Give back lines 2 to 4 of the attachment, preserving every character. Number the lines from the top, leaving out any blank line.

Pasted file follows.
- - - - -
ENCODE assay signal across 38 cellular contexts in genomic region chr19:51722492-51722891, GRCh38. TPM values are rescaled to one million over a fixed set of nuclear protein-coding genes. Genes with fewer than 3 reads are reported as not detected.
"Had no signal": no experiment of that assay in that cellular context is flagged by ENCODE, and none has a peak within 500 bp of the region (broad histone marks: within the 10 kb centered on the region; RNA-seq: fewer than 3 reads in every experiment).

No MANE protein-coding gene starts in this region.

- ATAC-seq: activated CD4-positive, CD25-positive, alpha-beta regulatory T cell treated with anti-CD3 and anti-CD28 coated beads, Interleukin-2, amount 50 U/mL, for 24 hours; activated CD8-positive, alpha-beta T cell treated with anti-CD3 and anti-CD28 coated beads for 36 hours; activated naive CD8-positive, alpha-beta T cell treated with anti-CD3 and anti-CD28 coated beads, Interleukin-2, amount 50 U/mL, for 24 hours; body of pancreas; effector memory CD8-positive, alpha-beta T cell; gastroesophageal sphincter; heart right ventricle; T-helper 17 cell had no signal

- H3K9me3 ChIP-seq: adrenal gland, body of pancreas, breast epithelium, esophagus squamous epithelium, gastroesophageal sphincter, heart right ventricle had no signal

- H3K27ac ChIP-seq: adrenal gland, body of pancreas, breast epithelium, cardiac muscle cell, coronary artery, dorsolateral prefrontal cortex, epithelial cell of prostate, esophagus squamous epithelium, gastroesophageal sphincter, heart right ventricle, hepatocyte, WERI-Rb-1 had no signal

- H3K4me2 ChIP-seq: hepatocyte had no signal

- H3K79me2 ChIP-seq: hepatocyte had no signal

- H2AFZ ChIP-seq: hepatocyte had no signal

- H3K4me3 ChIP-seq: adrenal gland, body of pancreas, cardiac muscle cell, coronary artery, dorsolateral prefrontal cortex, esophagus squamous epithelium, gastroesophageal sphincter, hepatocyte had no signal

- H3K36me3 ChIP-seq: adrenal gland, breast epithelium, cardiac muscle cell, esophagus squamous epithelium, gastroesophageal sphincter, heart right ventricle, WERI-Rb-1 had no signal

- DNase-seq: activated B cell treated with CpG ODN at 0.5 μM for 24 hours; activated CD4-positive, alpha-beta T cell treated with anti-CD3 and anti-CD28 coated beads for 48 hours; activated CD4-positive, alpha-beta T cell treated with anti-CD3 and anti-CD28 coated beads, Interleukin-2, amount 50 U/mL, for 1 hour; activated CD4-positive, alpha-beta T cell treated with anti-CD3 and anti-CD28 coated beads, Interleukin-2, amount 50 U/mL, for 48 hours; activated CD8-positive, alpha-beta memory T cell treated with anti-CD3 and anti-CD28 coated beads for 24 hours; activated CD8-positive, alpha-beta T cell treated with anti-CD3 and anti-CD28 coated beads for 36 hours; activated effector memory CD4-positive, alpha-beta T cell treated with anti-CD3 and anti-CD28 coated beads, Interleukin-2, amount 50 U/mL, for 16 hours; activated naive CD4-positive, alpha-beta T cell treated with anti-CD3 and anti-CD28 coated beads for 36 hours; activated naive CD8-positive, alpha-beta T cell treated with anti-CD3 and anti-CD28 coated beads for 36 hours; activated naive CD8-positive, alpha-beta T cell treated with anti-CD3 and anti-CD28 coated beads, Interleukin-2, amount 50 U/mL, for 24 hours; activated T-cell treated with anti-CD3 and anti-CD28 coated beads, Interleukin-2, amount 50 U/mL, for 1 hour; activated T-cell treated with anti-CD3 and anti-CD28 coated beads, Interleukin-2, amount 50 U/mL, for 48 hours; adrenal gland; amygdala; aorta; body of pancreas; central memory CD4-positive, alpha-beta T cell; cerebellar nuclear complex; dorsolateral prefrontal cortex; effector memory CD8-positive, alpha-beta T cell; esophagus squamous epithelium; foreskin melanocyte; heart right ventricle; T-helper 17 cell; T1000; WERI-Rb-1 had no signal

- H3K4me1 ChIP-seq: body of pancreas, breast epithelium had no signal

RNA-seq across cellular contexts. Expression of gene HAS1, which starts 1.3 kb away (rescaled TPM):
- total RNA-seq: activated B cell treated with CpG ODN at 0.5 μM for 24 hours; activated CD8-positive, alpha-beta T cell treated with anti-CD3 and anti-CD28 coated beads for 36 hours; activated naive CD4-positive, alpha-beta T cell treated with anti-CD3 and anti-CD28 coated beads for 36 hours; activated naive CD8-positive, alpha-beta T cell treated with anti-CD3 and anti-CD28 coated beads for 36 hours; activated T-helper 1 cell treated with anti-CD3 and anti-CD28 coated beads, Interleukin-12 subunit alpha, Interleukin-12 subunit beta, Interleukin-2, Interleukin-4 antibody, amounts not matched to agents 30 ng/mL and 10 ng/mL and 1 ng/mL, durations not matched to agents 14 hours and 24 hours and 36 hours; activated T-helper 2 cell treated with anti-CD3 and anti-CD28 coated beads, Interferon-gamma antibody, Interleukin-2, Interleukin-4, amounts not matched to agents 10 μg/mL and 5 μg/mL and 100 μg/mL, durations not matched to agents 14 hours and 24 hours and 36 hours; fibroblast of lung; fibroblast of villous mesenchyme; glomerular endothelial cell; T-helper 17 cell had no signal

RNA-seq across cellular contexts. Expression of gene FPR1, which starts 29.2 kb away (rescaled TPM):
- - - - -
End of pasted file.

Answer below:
"Had no signal": no experiment of that assay in that cellular context is flagged by ENCODE, and none has a peak within 500 bp of the region (broad histone marks: within the 10 kb centered on the region; RNA-seq: fewer than 3 reads in every experiment).

No MANE protein-coding gene starts in this region.

- ATAC-seq: activated CD4-positive, CD25-positive, alpha-beta regulatory T cell treated with anti-CD3 and anti-CD28 coated beads, Interleukin-2, amount 50 U/mL, for 24 hours; activated CD8-positive, alpha-beta T cell treated with anti-CD3 and anti-CD28 coated beads for 36 hours; activated naive CD8-positive, alpha-beta T cell treated with anti-CD3 and anti-CD28 coated beads, Interleukin-2, amount 50 U/mL, for 24 hours; body of pancreas; effector memory CD8-positive, alpha-beta T cell; gastroesophageal sphincter; heart right ventricle; T-helper 17 cell had no signal